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FREW Consultants Group        
Monday, March 26 2018


In the previous Newsletters we have discussed changing the behaviour of those kids who, through their dysfunctional behaviour disrupt their learning and the learning of others.  What we are focusing on is our attempts to change this situation, and that, of course, leads to the need to modify their behaviour.  If you have been following these Newsletters and the books you will understand that all behaviour, including that of these kids, is an attempt to achieve a state of personal equilibrium in the presenting conditions.  We act because we become uncomfortable, we become stressed known as a state of disequilibrium, and our actions are an attempt to change that situation.  If the response moves us back into equilibrium; that is we feel better then the resulting feedback will reinforce that connection between the situation, the action, and the consequence, if not we will continue to seek an action that will.  This simple definition requires an enormous amount of understanding of a person's sense of ‘equilibrium.'  

The illustration crudely explains this process

This model attempts to capture just one ‘behaviour cycle'.  Of course, this is extremely simplified but helps in our understanding.  If we apply this to the following scenario:

1. Antecedent Condition

Little John comes to school after being scolded by his father for being a waste of time.  John’s father is an alcoholic who regularly beats his wife.  Yesterday he was sent from his math’s class for being disrespectful.

2. Situation

The teacher asks John to sit down the front after a couple of other boys were making noise while the teacher was writing instructions on the board.


At this point John decides what to do.  This decision will be arrived at through his memories both cognitive memories, techniques he has been taught by the counselor and emotional memories, what he has learned when dealing with his father as a young child.

4. Action

John refuses to move because he didn’t make the noise.  He is yelling at the teacher telling him he is unfair.

5. Consequence?

Most likely he will again be removed.

How can we change this process?  John is a child, and even before he entered the classroom, he was destined to fail.  He came to school already expecting to fail, and at the first opportunity, he made sure he fulfilled this likelihood.  But the professional adult in the room is the teacher.  What could he do?

The process that changes this cycle is the feedback from the consequences.  That is if our actions make things better this information is stored in our memory.  The more a particular consequence is linked to the action the stronger the synaptic pathway becomes.  This process is especially crucial for the emotional memories.  In a sense, it becomes a bit of a competition between the existing synoptic schema evolved in earlier times and the newly created pathway.  The consequences are critical, and in the model, the consequences are not in the control of the student but are provided externally.  For classroom management, it is the teacher, or it should be who chooses and delivers the consequence.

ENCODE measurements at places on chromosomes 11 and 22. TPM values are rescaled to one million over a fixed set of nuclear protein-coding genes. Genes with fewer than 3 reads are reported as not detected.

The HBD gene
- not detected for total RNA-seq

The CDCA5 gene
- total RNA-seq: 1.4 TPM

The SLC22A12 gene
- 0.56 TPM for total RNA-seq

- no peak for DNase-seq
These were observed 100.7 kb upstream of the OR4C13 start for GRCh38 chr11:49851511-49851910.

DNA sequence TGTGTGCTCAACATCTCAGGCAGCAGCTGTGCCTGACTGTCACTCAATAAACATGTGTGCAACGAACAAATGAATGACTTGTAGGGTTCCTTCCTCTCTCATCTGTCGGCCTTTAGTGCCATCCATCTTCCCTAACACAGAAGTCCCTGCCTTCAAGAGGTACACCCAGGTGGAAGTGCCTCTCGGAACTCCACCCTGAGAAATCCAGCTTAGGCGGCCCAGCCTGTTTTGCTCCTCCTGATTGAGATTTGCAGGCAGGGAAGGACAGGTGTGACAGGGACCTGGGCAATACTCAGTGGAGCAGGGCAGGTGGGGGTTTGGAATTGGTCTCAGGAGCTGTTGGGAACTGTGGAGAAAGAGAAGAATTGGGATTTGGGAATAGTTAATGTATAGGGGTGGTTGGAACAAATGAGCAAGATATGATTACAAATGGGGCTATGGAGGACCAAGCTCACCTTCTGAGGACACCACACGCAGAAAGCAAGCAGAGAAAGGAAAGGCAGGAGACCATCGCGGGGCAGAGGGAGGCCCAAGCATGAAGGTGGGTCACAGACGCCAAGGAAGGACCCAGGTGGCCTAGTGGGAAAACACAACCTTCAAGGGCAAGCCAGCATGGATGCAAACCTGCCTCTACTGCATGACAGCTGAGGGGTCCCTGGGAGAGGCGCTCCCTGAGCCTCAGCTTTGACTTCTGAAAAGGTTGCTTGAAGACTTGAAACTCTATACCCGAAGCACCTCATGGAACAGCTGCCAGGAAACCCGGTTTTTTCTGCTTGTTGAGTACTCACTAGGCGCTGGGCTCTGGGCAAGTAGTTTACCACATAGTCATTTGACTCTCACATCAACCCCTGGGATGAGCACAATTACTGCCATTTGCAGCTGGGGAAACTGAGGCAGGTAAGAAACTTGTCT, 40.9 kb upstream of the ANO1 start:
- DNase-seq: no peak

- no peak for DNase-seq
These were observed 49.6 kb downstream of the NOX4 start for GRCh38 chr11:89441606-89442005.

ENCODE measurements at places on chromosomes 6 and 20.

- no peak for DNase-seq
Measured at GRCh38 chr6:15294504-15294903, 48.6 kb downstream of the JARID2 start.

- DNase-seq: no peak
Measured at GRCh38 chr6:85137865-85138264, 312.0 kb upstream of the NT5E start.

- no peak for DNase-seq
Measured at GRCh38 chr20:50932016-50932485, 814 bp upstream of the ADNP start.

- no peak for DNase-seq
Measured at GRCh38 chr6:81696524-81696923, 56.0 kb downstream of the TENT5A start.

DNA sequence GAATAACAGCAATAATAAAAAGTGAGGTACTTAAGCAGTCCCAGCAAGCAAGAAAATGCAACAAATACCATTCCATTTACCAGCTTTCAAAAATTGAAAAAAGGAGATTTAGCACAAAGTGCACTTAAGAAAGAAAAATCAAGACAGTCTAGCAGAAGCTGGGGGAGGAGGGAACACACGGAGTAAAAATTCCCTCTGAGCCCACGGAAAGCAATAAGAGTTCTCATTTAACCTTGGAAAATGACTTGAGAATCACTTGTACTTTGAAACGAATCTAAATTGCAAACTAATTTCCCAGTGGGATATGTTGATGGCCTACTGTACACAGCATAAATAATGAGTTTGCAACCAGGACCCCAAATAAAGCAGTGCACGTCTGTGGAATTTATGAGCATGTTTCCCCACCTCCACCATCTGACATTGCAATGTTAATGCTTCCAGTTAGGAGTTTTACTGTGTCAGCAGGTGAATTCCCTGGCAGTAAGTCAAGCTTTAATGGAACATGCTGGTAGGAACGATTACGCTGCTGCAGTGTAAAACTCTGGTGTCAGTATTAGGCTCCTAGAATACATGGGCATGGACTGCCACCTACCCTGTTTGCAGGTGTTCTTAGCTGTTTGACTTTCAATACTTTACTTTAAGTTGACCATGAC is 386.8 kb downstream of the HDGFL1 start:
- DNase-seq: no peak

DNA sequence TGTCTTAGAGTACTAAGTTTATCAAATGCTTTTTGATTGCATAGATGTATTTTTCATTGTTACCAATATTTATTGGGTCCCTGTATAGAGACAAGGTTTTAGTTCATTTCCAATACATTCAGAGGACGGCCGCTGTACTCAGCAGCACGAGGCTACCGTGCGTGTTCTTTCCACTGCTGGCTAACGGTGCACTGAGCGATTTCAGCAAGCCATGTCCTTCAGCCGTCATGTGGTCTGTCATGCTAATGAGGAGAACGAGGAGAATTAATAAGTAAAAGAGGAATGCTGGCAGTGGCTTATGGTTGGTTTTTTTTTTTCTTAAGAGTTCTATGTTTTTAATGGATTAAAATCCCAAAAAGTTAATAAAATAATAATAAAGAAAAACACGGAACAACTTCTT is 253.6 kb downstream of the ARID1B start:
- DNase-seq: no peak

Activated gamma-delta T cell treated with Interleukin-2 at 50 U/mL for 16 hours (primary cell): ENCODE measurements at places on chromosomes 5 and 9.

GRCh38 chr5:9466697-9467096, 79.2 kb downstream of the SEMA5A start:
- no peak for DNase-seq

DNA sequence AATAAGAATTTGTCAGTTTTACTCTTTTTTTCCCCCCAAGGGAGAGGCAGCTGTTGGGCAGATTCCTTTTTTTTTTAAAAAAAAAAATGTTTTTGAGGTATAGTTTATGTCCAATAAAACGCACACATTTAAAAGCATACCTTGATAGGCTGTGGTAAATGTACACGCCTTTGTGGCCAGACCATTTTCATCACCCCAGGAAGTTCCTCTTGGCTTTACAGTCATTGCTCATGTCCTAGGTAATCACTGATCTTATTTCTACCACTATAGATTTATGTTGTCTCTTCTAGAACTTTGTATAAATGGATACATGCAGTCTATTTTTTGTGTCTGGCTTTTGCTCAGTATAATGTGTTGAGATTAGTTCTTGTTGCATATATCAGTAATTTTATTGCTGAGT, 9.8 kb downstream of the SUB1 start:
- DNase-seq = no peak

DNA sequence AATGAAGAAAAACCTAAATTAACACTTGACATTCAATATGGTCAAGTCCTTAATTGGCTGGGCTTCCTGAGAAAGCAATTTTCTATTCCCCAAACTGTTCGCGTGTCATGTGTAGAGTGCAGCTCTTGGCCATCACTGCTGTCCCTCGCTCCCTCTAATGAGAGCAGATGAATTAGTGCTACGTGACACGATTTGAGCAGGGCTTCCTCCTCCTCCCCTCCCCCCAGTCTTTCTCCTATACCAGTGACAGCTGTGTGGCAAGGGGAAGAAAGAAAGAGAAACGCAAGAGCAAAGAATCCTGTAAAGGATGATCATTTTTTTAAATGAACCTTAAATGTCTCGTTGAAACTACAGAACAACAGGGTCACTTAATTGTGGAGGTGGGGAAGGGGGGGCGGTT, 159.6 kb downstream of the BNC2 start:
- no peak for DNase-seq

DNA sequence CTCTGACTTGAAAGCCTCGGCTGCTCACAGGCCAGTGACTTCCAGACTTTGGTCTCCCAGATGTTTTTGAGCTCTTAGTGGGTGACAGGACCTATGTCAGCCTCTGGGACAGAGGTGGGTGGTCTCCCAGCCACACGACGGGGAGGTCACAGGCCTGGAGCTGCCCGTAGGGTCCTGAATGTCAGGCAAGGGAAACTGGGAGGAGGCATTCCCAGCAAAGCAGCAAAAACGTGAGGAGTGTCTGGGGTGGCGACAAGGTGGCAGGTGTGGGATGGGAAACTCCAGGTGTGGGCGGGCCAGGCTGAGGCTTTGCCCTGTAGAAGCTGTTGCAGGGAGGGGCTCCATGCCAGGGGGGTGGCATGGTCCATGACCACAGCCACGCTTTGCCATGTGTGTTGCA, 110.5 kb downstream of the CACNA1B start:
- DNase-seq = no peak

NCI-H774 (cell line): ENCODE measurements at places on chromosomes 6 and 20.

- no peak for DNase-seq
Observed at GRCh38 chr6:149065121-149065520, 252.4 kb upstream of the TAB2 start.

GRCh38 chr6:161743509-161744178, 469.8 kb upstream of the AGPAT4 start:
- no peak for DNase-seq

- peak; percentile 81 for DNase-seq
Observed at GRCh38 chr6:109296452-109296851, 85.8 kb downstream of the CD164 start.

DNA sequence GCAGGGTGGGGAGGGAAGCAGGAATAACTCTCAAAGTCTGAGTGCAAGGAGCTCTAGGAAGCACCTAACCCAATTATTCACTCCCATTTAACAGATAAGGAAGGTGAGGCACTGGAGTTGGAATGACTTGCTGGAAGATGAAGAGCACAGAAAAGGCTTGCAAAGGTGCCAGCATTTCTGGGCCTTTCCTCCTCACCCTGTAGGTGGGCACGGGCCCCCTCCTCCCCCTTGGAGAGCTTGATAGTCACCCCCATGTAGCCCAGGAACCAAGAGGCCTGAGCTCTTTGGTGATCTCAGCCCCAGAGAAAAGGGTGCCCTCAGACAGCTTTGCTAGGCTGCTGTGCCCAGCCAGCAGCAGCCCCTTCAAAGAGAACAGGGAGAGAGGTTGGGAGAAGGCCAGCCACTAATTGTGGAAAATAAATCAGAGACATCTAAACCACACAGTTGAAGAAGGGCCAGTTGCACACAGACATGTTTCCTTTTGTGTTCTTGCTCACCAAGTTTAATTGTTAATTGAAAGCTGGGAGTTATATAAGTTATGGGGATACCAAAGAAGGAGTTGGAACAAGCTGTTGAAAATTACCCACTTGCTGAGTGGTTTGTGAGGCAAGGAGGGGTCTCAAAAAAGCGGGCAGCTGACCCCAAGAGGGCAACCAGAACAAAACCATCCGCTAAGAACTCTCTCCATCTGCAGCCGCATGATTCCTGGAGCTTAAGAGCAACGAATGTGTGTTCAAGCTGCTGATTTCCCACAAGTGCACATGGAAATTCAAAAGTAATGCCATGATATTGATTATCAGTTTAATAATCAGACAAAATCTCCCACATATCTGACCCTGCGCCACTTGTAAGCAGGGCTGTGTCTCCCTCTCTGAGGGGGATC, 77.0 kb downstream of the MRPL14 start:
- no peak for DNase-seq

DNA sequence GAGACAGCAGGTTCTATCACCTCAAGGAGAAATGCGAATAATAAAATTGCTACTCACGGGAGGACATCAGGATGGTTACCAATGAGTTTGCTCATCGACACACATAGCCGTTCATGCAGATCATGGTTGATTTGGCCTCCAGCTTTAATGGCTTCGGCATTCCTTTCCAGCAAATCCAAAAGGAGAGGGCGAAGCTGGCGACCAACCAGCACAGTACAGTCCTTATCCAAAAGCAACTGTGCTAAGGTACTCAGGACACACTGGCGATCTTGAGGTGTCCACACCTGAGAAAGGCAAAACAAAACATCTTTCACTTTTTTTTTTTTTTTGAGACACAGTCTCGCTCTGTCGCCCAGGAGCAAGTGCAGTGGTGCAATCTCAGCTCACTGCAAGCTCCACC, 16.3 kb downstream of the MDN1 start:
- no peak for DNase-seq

So how would we deal with John in this situation?  It is the teacher who ‘decides' on the consequence.  In this instance, there is not much in the short term, but it is through the delivery of consequences that change can be achieved.

The molding of behaviour from being dysfunctional involves the application of consequences. These consequences can be in the various forms:

  • Natural - The result of the action always follows. That is, you play in the rain, you get wet. This type of consequence is not usually available because the lessons learned here have already been taught.
  • Logical - This means an understood connection between behaviour and consequence. It includes things like if you waste time in class, you are kept back after the bell. The time is made up. Using a logical consequence may not always be ethically appropriate. For example, if one student hits another, logically, they should be hit back. For so many reasons this is inappropriate, so another consequence should be sought.
  • Chosen - Although there is no natural or logical connection between the action and consequence, there is an agreement that the connection is an acceptable practice. Most class rules are chosen ones.

The consequences must have the goal as one of the following:

  • Rehabilitation - The long-term goal of the behaviour intervention is that the inappropriate behaviour the child had used to get their needs met is replaced by one that addresses the need in a socially acceptable way.
  •  Quarantine - The rule should be such that the other students are protected, physically and socially, from the actions of the perpetrator. This need to provide a safe environment is why timeout is often the appropriate consequence.  

The selection of consequences determines the effectiveness of the intervention, and this is a crucial decision that should be made by the teacher.  But on top of this, the application of these consequences should be consistent, persistent, fair and targeted at the behaviour, not the person.

 This topic is discussed in more detail in a following Newsletter.

Posted by: AT 12:13 am   |  Permalink   |  0 Comments  |  Email

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John R Frew
Marcia J Vallance

ABN 64 372 518 772


The principals of the company have had long careers in education with a combined total of eighty-one years service.  After starting as mainstream teachers they both moved into careers in providing support for students with severe behaviours.

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